Stereo Zoom is a method of figuring out which specific stereo-microphone pair arrangement is likely to be appropriate for a particular situation, and encompasses various ORTF-like as well as a few X/Y configurations.  The location of your recording microphones is the primary variable for getting a sufficiently high ratio of direct sound versus reverberant sound.  There is really no substitute for that except mixing in a decent SBD recording.. which comes from other microphones located very close to the sources.  Lacking a SBD recording, you can do your best to make the most of the direct/reverberant ratio encountered an otherwise overly-distant position by pointing a pair of directional microphones directly towards the primary direct sound sources - typically the PA speakers - and then making the most of that in terms of stereo by leveraging the Stereo Zoom to determine what the most appropriate spacing between the microphones would be given the angle between them.

See the link below to a thread topic outlining an approach which applies the Stereo Zoom to this problem specifically-
http://taperssection.com/index.php?topic=167549.msg2087409#msg2087409

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Offline melontracks

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Re: Advice on Setup for Specific hall and performer?
« Reply #26 on: May 13, 2019, 11:38:44 PM »
the brah in the last pic be feelin' it

try not to setup near that guy!

Ha! I wish that guy had been there. The crowd was pretty sedate. Made for a nice quiet audience but I wasn't thinking i was gonna be recording in a coffee house. Was kind of a restaurant/bar/venue place, all in the same space, but with the venue separate and enclosed with doors. The Moroccan Lounge downtown is like this, minus the restaurant. This place has a bar right outside the hall with its own sound system, that is kind of loud, but mostly invisible to the hall. Beyond the bar is a NYC-style (like, not szechuan or shanghinese..."new york style," old-school american chinese) chinese restaurant, which is the main reason for the place's existence. The LA-area has so many "value add" venues that are not the primary purpose. I love it. I  I will be back. The management is great and friendly as hell, the sound guy was super cooperative, and the bartender introduced herself to me and got me a shot, which she joined in herself, when i ordered a beer. It was a great night.

But yeah, that guy was probably shouting for freebird when that pic was snapped.

Offline melontracks

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Re: Advice on Setup for Specific hall and performer?
« Reply #27 on: May 14, 2019, 12:00:31 AM »

A recording made with a stereo pair of microphones in a room tends to translate as having more reverb than you'd otherwise notice when placing your head in the same location and directing your attention toward the same sound of interest. 

Man, is that ever true. The hall was tiny. there were maybe 25 people in there and it was half-full. I spent a lot of time comparing the sound with my headphones on to the sound i was hearing with my ears. The difference was profound. Listening to the recording, the hall sounds big,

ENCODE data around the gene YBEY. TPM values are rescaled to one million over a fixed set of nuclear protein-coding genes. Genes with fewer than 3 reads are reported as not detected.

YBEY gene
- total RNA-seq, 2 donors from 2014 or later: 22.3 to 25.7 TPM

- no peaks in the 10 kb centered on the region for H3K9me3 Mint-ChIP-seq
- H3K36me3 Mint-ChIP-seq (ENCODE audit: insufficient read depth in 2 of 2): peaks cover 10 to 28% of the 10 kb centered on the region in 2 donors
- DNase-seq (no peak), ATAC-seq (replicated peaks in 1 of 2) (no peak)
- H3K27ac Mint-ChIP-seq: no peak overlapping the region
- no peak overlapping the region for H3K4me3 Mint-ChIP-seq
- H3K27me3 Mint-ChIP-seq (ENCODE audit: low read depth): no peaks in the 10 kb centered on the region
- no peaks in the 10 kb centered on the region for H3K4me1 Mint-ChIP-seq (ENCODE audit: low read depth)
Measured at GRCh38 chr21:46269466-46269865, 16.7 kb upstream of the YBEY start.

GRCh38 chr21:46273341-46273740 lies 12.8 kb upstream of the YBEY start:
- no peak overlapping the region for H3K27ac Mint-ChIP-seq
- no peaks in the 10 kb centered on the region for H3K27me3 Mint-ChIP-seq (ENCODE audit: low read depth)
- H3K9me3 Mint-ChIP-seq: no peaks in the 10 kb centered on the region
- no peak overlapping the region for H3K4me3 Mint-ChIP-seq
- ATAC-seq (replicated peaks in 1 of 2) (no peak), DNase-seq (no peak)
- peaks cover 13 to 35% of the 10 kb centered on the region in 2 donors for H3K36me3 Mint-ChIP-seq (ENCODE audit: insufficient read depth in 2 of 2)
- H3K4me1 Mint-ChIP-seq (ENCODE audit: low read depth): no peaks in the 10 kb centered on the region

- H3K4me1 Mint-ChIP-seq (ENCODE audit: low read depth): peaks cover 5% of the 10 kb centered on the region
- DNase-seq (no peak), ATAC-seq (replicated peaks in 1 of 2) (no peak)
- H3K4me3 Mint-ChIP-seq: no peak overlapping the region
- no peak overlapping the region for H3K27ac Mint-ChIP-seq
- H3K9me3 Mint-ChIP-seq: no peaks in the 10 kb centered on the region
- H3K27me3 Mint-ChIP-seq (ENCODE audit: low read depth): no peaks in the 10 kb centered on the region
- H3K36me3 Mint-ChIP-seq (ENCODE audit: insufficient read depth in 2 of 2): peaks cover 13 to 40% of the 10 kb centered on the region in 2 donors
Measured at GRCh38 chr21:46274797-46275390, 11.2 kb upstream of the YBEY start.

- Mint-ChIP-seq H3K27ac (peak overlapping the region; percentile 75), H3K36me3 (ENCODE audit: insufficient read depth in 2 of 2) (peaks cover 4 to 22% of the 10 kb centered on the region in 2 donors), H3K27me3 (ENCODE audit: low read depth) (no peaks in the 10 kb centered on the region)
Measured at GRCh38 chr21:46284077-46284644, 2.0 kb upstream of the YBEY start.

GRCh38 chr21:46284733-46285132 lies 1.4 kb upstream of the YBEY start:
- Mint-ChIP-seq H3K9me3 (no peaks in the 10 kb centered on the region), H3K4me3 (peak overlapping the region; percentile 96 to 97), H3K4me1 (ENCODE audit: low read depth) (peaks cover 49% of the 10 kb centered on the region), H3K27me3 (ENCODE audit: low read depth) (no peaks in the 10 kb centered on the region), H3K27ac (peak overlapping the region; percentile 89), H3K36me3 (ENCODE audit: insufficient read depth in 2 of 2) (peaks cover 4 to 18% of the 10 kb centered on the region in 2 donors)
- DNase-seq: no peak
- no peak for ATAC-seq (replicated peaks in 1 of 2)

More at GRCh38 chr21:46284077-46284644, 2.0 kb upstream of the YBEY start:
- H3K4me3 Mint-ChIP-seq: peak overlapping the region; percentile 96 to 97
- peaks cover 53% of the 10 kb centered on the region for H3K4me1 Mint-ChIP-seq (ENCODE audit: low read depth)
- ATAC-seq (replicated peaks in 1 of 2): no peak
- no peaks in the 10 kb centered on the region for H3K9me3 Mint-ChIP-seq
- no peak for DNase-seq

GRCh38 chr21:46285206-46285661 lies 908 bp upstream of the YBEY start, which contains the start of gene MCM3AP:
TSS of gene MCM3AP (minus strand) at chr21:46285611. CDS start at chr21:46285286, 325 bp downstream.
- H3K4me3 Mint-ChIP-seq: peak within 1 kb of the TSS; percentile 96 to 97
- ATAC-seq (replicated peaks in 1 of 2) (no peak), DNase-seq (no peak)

Always good to record the dry SBD feed if you can.

Kind of kicking myself today for not doing this. I had originally planned to have a pair of omnis on the stage, but the stage was so small there was literally no place to put them. Aside from placing them behind the performers, they would not only have been in the way, they'd have been in the almost-direct line of fire of one of the two wedges that were set just in front of the low stage. The soundman offered me an XLR-pair of what was going to the PAs, and offered to use the record feature on his board, but I had no computer to put the file on at the end of the night, the run from his booth to my setup was across the single doorway in and out of the hall, which was tall. It just seemed like too much trouble, and he was a little harried.

Stereo Zoom is a method of figuring out which specific stereo-microphone pair arrangement is likely to be appropriate for a particular situation, and encompasses various ORTF-like as well as a few X/Y configurations. 

I used the charts in that guy's book you can grab here and elsewhere online and picked a spot on the curve that looked like it was the sweet spot for the degrees i was trying to cover and the mics i had. I think what interests me is the idea of the system being designed to record a sound to be reproduced optimally in a stereo arrangement that is pretty much exactly what i have in my livingroom. I definitely would do what i need to do to get less reverb next time, but the more i listen to what i have, the happier i am with it.

I have done some envelopes and levels and need to break the audio into tracks and share it with the artist. If he's okay with it, i'd love to share some of it here for people's feedback. This stuff has been solid gold. I made myself a note in my workflow to come back to this thread and read it again before i head to a show. Lots to remember.

Edit: while noting my reasoning behind arranging the mics, i realized that i measured a 50* field of view i wanted to capture...then used the +/-50 curve on the stereo zoom chart...i actually should have used the +/- 25 degree curve. Oops.
« Last Edit: May 14, 2019, 01:12:22 AM by melontracks »

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Re: Advice on Setup for Specific hall and performer?
« Reply #28 on: May 26, 2019, 06:01:58 PM »
Depending on city, see if you can borrow some better mics and/or bring someone else along with better/more gear.  If you have permission, go all in.